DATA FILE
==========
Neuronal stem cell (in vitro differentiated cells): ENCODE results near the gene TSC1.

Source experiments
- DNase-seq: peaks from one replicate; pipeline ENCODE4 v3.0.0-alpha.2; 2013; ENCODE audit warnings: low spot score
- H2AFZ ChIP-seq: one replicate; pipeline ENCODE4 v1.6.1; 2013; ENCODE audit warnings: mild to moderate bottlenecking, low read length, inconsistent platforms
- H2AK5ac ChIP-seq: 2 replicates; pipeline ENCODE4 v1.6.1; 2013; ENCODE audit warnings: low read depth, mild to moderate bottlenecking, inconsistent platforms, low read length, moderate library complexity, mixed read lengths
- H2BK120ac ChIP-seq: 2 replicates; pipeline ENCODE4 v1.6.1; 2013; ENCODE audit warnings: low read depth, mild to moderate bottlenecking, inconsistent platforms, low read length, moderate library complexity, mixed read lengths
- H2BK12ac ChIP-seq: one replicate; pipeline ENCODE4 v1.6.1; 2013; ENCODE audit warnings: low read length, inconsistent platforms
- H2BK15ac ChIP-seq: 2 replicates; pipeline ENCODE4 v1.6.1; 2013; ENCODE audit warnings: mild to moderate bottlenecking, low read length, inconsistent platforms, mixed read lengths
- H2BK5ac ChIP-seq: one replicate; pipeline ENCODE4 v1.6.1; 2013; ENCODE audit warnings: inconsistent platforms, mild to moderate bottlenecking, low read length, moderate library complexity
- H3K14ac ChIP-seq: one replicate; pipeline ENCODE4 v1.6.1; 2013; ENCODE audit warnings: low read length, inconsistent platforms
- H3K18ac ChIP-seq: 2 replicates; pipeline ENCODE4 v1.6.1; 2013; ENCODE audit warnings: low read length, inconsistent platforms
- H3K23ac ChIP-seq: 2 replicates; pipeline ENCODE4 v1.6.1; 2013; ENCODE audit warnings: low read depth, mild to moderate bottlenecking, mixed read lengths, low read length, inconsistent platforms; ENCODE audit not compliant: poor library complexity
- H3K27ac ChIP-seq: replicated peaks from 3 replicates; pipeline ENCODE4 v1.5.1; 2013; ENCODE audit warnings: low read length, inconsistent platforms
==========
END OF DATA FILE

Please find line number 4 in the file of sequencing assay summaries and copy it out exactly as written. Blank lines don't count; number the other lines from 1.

- H2AFZ ChIP-seq: one replicate; pipeline ENCODE4 v1.6.1; 2013; ENCODE audit warnings: mild to moderate bottlenecking, low read length, inconsistent platforms